Digital Maturity Models No Replacement for Innovation

Scanning the usual array of white papers, insights briefings and research documents, I am struck by the fact that analysts are talking less about the case for digital and more about how to do it. The phrase that flags this up, and is mentioned with ever more frequency, is ‘digital maturity’, and to confirm the arrival of this new phase, a number of benchmarks are arriving on the market.

Those of us who remember the Carnegie Mellon Capability Maturity Model will remember how the then revolutionary concept was applied to the industrialization of software development; the processes of design, coding and testing, among others, were mapped to ensure code was fit for purpose, reusable and efficient. The notion of maturity is now being recognized as beneficial to the digital business paradigm, which must be swift, flexible and secure.

As companies put digital at the heart of business strategy, measuring and plotting their digital maturity is increasingly important. Mapping digital maturity is especially critical for companies moving elements of their business to the cloud, and the use of expert partners and maturity models and benchmarks helps elevate digital capabilities in a secure fashion.

MIT Sloan, Gartner, Forrester and a host of others have developed maturity models to assist digital transformation. Meanwhile, DXC Technology’s entire approach is founded on its assessment of customers’ cloud readiness, a foundation for the digital journey, and a basis for its many technology partnerships, including Symantec in the area of cybersecurity.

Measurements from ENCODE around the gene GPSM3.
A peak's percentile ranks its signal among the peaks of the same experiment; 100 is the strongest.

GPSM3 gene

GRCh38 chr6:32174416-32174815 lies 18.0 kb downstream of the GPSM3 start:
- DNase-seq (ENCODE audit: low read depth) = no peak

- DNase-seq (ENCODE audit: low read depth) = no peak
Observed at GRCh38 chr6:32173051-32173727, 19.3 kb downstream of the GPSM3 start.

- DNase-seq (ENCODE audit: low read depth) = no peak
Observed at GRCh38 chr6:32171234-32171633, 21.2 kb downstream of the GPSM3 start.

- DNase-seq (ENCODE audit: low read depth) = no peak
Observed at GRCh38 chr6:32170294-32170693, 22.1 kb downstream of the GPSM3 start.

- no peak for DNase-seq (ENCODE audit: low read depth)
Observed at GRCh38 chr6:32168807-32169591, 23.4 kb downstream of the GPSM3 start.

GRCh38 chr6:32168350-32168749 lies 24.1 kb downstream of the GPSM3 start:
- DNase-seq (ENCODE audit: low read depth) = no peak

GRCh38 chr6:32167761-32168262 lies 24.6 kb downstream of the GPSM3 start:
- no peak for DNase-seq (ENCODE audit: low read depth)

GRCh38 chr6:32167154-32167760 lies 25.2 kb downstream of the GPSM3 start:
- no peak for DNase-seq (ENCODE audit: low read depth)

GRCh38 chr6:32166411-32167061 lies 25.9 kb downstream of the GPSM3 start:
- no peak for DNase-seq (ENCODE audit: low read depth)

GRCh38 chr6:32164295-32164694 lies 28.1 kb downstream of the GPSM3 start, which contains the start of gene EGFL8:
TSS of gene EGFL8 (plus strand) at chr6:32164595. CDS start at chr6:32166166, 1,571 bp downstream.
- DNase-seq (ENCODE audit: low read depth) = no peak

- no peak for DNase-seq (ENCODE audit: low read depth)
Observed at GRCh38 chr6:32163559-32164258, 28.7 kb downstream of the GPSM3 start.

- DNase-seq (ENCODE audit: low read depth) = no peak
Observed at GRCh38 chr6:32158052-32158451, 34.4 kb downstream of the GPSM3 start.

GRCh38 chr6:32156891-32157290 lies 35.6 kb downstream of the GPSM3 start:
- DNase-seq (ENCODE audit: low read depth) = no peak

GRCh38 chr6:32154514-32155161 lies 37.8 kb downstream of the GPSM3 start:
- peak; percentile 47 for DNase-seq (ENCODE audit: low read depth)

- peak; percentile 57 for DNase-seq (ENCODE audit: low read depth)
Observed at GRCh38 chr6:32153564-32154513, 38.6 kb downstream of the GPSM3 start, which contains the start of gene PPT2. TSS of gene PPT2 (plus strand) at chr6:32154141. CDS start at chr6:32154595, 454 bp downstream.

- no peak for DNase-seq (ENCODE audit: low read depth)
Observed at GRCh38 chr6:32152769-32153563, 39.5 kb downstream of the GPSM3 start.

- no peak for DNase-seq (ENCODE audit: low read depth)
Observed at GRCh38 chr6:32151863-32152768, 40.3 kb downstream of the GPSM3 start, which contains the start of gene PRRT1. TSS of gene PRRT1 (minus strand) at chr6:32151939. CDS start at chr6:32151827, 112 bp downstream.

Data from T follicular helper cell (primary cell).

Another practical benchmarking tool in DXC’s digital armoury is its XTech portfolio. These tools are designed to map potential disruptors in various industries and are customized for different sectors, such as ManTech for manufacturing and FinTech for financial services. Ron Brown, Chief Technologist at DXC Technology, says that incumbents utilize XTech in charting their unique digital journeys.

The danger of a boilerplate approach to mapping digital is that a plethora of tools will flood the market and C levels may seek these out and implement in a tick box way of achieving digital. Of course, the real test of whether the digital maturity model approach to transformation work is whether companies stand the test of being disrupted. Digital maturity tools and benchmarks are useful, but are no replacement for innovative thinking of new ways to do business.

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Helen Beckett

Author: Helen Beckett

Helen Beckett is the Community Manager of the Business Value Exchange. She has been a writer and editor for over 20 years and takes a particular interest in the challenges facing the CIO in today’s business climate.